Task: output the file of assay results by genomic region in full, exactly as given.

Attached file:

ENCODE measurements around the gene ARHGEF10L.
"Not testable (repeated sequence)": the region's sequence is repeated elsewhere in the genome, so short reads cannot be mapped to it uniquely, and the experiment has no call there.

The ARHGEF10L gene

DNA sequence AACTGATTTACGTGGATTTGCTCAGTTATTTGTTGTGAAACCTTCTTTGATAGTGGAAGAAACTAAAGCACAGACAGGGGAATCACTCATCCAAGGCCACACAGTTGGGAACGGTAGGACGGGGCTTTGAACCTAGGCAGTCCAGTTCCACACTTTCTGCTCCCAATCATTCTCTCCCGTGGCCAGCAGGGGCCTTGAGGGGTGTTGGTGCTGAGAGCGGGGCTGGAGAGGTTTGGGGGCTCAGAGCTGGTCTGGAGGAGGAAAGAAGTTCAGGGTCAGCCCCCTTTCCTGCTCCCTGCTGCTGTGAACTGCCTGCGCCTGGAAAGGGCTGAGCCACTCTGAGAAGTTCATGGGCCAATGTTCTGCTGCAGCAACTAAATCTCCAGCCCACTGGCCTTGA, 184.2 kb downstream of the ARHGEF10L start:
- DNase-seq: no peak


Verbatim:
ENCODE measurements around the gene ARHGEF10L.
"Not testable (repeated sequence)": the region's sequence is repeated elsewhere in the genome, so short reads cannot be mapped to it uniquely, and the experiment has no call there.

The ARHGEF10L gene

DNA sequence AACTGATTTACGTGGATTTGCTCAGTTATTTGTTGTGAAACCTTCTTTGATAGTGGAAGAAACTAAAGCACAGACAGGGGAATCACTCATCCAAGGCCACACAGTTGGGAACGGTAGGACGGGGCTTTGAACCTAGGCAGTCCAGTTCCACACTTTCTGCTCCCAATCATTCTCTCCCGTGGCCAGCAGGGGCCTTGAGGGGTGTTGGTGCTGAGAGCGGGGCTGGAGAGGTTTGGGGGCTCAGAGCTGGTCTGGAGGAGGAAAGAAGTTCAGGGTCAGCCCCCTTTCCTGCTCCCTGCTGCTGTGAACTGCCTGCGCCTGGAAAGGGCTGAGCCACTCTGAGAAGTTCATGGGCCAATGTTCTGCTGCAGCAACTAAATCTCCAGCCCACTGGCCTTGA, 184.2 kb downstream of the ARHGEF10L start:
- DNase-seq: no peak